In October of 1981 plaintiff filed a claim for exemption from the 1981 Ordinance on the ground that the hotel's conversion had been partially completed. A hearing officer issued a decision denying plaintiff's claim in February of 1983. The Bureau adopted this decision. Plaintiff thereupon filed a petition seeking a writ of administrative mandamus. In November of 1983 plaintiff amended his pleading to allege causes of action for (1) declaratory relief to the effect that the 1981 Ordinance on its face and as applied was "invalid ... under the Federal and State Constitution[s] and Federal, State and local laws" in 21 particulars, and injunctive relief restraining the City from enforcing the 1981 Ordinance (2) a taxpayer's action seeking to enjoin the City from expending money to enforce the 1981 Ordinance (3) damages pursuant to Code of Civil Procedure section 1095, and (4) attorneys' fees pursuant to Code of Civil Procedure section 1021.5.

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In April of 1984 Judge Pollak denied the petition for a writ of administrative mandamus, finding merit in none of plaintiff's complaints against the administrative decision. In November of that year the trial court issued a preliminary injunction restraining the City from enforcing those provisions of the 1981 Ordinance which prohibited plaintiff from renting or offering to rent hotel rooms for "non-residential ... or tourist use." The court's order specified: "It is the intent of this preliminary injunction to allow plaintiff to continue to rent rooms in the ABIGAIL HOTEL to tourists which the City has designated as residential units. For plaintiff to rent such units as tourist units shall not constitute an unlawful conversion during the life of this Preliminary Injunction."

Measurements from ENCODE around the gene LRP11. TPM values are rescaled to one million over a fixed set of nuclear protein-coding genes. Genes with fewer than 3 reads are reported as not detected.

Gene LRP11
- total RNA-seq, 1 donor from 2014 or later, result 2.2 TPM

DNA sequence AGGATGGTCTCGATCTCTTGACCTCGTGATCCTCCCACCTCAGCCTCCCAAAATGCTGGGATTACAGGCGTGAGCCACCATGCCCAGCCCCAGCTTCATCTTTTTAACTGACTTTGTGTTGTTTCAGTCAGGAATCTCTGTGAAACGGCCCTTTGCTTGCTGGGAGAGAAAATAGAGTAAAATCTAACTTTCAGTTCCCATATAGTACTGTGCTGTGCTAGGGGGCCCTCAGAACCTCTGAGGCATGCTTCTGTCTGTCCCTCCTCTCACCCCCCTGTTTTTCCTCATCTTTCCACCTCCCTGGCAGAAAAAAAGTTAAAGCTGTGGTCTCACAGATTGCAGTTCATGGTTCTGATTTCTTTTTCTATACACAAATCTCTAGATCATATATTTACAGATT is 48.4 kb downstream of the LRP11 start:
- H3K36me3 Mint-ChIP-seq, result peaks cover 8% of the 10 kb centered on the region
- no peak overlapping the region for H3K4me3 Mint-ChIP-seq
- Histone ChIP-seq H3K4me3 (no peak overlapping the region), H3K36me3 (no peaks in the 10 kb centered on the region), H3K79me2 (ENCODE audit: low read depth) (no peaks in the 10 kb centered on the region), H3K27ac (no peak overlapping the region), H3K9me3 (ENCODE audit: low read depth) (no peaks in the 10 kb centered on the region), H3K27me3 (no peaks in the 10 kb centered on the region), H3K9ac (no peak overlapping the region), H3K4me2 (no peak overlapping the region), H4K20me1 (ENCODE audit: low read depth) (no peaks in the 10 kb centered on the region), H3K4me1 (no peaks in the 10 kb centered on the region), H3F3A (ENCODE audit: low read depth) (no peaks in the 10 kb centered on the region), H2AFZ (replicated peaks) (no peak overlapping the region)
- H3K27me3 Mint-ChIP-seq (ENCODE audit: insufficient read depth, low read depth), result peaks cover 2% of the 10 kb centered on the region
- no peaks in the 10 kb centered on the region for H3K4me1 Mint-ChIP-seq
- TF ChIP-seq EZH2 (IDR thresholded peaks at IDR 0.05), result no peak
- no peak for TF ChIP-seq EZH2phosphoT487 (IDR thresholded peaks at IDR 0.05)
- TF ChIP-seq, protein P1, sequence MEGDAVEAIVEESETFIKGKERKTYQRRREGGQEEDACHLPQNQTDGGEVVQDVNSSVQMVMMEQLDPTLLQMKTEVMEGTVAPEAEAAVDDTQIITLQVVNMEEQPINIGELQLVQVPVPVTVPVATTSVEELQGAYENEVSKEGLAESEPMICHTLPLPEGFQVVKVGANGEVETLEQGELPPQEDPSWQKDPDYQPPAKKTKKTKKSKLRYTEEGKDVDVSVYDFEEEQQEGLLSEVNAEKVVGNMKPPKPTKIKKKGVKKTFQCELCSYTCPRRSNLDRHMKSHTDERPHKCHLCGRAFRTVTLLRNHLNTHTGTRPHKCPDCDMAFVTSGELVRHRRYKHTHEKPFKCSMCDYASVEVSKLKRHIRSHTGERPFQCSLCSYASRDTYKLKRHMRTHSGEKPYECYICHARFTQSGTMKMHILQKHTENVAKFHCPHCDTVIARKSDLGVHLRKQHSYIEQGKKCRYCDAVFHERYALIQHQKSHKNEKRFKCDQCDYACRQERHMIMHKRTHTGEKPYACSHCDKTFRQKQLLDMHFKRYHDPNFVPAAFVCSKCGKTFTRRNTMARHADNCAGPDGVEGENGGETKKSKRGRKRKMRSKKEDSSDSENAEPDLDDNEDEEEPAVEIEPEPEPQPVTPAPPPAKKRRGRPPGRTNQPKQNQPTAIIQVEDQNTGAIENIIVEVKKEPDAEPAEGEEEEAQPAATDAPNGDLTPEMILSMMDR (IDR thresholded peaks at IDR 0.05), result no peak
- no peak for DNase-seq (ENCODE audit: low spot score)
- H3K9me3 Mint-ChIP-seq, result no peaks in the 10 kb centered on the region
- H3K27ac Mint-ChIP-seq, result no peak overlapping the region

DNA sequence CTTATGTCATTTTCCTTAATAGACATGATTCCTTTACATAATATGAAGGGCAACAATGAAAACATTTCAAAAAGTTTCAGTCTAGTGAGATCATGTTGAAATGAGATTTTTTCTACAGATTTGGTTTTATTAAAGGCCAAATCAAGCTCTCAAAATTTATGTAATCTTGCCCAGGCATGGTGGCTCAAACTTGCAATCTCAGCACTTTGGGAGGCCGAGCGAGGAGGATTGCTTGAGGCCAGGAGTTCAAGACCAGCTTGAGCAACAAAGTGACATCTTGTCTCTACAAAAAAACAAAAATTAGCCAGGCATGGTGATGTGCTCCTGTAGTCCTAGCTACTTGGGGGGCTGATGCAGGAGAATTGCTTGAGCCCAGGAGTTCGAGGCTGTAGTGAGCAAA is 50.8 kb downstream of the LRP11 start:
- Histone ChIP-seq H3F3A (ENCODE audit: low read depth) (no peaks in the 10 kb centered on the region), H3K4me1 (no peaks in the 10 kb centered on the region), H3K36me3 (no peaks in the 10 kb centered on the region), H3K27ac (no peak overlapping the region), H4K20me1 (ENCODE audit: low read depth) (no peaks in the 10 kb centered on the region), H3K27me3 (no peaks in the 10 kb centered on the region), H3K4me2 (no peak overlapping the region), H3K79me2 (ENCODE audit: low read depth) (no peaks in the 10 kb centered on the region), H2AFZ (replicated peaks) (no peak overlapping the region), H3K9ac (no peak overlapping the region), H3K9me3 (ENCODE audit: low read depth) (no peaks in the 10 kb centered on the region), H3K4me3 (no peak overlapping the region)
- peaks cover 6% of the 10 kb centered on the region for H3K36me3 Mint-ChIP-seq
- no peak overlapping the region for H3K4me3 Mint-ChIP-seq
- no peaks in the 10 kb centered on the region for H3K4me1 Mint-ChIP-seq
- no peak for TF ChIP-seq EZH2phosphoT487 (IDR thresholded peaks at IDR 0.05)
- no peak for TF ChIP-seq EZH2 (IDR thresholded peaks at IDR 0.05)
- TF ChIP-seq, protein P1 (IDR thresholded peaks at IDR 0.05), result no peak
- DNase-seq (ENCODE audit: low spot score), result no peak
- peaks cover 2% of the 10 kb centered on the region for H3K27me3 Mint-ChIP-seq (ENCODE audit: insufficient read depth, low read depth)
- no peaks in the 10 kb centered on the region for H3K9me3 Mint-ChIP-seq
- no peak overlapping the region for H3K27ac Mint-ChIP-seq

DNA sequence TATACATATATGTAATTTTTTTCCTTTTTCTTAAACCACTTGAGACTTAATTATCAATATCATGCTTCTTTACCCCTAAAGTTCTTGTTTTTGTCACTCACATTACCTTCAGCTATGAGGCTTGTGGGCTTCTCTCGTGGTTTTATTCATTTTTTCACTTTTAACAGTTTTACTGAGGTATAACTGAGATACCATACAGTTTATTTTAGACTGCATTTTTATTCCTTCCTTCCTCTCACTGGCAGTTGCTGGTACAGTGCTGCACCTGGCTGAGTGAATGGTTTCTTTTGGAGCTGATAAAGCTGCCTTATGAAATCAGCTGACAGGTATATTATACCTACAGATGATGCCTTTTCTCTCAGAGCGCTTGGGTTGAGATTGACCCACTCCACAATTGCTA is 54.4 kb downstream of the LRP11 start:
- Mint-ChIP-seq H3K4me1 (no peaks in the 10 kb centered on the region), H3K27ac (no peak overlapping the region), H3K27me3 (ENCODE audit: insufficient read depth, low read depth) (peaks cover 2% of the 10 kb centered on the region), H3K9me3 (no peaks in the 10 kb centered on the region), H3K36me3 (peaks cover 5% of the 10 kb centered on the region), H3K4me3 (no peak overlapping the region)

The following month, pursuant to a stipulation by the parties, the court ordered that the preliminary injunction would "remain valid and in full force and effect until entry of a final binding judgment in this action." Also in May of 1984 the Bureau issued plaintiff a "Certificate of Use" which "authorize[d] the operation of 42 residential rooms [and] 20 tourist rooms" at the hotel.

In May of 1985 leave to intervene was granted the Abigail Hotel Tenants Association and the North of Market Planning Coalition.

In September of 1985 the Board of Supervisors enacted an ordinance which changed the zoning classification of plaintiff's hotel and specified its inclusion within the North of Market Residential Special Use District.

In January of 1986 plaintiff filed a supplemental complaint and second amended petition which included a number of common law causes of action in addition to the entirety of his first amended petition and complaint. Nor was this all; the most notable new feature was plaintiff's addition of causes of action based upon 42 U.S.C. sections 1983, 1985, and 1986.

The following month Division One of this Court determined that the first version of 1981 Ordinance (No. 15-81) was "illegal" because its enactment was not preceded by an environmental impact report as required by the California Environmental Quality Act. (Terminal Plaza Corp. v. City and County of San Francisco, supra, 177 Cal.App.3d 892 at pp. 902-905, 223 Cal.Rptr. 379.) The court noted that "[t]he defect was cured, however, by reenactment of the ordinance following an environment evaluation and issuance of a negative declaration." (Id. at p. 905, fn. 7, 223 Cal.Rptr. 379.)

The City moved to strike certain portions of plaintiff's latest pleading (e.g., the administrative mandamus petition already decided by Judge Pollak, and various portions relative...